Skip to comments.Shakespearian Dystopias
Posted on 02/13/2008 2:03:04 PM PST by bs9021
Chicago, Ill. A recent Modern Language Association (MLA) panel hosted by the Division on Shakespeare asked What Does Science Have to Do With Shakespeare? According to Professor Henry Turner of the University of Wisconsin at Madison, if the question encompasses attitudes toward science, then the answer to [the] question is: quite a bit. He listed many areas on which Shakespeares work touches, including cosmology, medicine, mathematics, meteorological phenomena....astrology, and other so-called sciences....
....Similarly, Professor Paula Blank argued that Shakespeare explored how humanity itself defies measurement. Shakespeares rhetoric of measurement exposes more often than not the incommensurability of the quantification of human experience, the College of William and Mary professor said....
Shakespeares commentary on science and society was so profound that the famous author Aldous Huxley copied themes wholesale from the Tempest in order to construct the American dystopian classic A Brave World, argues professor Maisano. Upon a closer reading of Brave New World, it turns out that Aldous Huxley did not just take the title from Shakespeares last playhe imported everything from the Tempest, he said. Among the Tempest elements transcribed into Huxley's futuristic world, he argues, are
the swift-teaching method that Prospero perfects on Miranda;
attempts to artificially engineer social harmony;
an authoritarian leader who refuses to let others look at his book;
and a neoPavlovian scene in which characters are tempted and then punished with loud sounds and electricity or lightning.
All of this goes to directly into making the World State, said Maisano...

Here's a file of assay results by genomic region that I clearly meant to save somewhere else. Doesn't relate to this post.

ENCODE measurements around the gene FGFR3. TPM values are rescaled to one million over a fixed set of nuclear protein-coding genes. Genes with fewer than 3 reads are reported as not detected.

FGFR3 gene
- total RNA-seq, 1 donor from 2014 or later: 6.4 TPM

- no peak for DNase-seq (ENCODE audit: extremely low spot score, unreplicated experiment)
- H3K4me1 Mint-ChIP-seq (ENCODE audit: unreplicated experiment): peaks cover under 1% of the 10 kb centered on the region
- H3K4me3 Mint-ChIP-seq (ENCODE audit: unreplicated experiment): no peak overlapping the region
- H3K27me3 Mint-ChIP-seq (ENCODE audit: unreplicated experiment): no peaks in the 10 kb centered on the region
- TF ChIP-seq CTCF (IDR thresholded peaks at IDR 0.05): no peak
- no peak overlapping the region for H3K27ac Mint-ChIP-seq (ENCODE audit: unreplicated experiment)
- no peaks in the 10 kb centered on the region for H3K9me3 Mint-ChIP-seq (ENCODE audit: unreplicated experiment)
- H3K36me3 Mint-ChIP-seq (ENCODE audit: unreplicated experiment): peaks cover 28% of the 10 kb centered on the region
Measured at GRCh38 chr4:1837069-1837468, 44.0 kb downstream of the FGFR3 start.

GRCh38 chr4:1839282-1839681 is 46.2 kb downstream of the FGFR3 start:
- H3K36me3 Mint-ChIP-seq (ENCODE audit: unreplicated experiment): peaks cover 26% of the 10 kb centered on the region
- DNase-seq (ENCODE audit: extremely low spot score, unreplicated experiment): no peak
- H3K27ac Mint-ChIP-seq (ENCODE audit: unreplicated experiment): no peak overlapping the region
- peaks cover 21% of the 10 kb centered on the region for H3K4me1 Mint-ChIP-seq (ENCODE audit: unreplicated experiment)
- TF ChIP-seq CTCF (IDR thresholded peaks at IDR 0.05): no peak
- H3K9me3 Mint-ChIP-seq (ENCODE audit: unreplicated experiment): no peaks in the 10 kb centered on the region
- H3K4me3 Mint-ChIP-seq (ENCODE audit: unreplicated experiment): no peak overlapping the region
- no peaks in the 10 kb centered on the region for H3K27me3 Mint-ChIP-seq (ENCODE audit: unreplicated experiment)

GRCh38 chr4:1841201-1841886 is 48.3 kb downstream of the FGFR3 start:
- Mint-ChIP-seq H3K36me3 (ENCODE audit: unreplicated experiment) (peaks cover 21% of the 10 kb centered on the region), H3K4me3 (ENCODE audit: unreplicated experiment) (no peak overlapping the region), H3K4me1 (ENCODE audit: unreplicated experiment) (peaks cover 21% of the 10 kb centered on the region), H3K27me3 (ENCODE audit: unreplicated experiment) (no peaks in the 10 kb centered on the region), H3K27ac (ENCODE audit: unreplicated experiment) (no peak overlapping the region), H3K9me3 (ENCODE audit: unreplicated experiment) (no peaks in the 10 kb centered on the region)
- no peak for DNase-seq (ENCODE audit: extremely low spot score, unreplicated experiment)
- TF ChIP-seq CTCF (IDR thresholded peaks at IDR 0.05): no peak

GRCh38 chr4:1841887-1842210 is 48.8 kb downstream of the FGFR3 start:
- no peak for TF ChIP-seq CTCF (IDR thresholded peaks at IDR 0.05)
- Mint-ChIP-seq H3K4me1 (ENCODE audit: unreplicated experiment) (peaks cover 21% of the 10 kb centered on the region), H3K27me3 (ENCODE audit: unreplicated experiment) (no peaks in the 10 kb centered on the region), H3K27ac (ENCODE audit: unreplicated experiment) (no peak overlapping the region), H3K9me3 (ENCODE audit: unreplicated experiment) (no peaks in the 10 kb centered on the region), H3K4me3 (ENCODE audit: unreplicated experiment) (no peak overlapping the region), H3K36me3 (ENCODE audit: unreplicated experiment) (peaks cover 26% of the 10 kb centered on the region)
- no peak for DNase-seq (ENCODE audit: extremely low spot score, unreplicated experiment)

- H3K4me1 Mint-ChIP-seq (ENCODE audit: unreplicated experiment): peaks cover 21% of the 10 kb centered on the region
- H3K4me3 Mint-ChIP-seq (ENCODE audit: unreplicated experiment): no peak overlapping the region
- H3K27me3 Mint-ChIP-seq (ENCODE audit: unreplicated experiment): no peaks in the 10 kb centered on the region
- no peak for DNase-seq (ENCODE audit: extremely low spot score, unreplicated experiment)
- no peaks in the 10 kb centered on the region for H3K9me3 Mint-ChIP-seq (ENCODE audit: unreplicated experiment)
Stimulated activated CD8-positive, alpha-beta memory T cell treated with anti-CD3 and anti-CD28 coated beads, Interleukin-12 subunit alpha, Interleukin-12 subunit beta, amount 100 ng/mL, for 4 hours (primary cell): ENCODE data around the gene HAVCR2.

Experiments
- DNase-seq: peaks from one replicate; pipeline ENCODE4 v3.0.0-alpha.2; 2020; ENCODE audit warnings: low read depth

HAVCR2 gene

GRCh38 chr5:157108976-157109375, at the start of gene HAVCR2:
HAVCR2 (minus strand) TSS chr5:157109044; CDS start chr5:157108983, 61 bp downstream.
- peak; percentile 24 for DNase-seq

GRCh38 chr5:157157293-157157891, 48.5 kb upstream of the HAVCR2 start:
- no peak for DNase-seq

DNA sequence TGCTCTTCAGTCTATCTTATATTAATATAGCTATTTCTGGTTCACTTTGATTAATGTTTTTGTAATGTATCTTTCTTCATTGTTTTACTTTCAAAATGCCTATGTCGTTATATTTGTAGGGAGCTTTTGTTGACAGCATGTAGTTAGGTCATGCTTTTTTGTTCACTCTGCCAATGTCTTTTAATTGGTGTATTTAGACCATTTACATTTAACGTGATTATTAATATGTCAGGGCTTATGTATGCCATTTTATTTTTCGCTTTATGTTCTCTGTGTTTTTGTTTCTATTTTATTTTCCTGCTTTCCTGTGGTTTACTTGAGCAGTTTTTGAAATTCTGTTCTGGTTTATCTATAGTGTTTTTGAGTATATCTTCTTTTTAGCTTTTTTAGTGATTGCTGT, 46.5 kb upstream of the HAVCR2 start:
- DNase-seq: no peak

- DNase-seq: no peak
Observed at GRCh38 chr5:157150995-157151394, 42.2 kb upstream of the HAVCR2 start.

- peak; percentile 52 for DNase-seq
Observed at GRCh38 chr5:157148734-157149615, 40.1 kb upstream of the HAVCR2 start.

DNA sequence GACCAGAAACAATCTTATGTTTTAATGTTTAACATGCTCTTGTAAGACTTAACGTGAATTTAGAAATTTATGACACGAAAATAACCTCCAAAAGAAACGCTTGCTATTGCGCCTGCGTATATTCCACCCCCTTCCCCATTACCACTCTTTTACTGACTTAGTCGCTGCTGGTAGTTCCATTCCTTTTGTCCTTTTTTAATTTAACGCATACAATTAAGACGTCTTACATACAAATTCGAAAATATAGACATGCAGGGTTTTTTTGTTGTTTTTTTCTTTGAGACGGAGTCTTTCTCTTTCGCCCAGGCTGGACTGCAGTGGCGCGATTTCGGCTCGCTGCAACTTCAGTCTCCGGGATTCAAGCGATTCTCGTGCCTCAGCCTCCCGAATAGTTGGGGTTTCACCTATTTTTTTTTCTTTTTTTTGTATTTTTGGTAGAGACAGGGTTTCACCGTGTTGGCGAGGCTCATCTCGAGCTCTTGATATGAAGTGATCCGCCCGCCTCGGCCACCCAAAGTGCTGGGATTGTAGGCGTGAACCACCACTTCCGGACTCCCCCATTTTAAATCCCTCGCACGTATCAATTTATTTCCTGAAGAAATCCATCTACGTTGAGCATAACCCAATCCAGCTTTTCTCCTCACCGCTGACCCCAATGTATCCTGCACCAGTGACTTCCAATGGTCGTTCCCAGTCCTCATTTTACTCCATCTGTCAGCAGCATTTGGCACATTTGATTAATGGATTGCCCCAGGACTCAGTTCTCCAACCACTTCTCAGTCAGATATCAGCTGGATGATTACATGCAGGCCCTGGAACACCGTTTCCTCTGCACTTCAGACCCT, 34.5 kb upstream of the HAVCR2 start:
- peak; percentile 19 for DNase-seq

(Excerpt) Read more at campusreportonline.net ...
Here you go.
Of interest to you?
...she argues, The philosophy of science is not an afterthought or belated commentary on modern science.
I believe her to be correct. There is, after all, a historical reason why adepts in the sciences are rewarded with the title "Doctors of Philosophy." Shakespeare wrote during a particularly interesting cusp in the transition from the astrological to the astronomical, the alchemical to the chemical. This isn't difficult to find; the terminology litters his text. Stuck between the late Renaissance and the early Enlightenment, the sort of conversation you could hear in an Elizabethan public house must have been astonishing in its vibrancy and variety. And Shakespeare the playwright, (whoever the historical man might have been), had an incredible ear and an uncanny facility for finding the universal aspects of mundane circumstances.
It seems to me that philosophers of science both modern and less so seem to have an idea of the workings of science that differs in subtle ways from those actually doing it. "Observation, hypothesis, experiment, conclusion" is a tidy mental model that is easily remembered and seldom entirely accurate. Here the philosophy of science is much more the former than the latter. It's something to ponder when the convictions of the speaker or writer overcome his or her actual experience in the field. It happens a lot.
The Tempest is not as famous as Macbeth, Othello, Hamlet, Romeo and Juliet, etc...
Along with the Merchant of Venice, the aforementioned have been made into phenomenal motion pictures.
I would love to see an adaptation of the Tempest in a professional modern motion picture.
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